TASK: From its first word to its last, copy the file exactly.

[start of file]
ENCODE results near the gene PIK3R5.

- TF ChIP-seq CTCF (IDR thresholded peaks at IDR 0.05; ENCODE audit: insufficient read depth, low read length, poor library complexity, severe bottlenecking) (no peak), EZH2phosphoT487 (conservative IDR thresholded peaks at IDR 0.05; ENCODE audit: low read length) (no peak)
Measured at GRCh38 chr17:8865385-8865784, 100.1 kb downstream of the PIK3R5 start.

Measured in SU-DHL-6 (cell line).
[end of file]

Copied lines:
ENCODE results near the gene PIK3R5.

- TF ChIP-seq CTCF (IDR thresholded peaks at IDR 0.05; ENCODE audit: insufficient read depth, low read length, poor library complexity, severe bottlenecking) (no peak), EZH2phosphoT487 (conservative IDR thresholded peaks at IDR 0.05; ENCODE audit: low read length) (no peak)
Measured at GRCh38 chr17:8865385-8865784, 100.1 kb downstream of the PIK3R5 start.

Measured in SU-DHL-6 (cell line).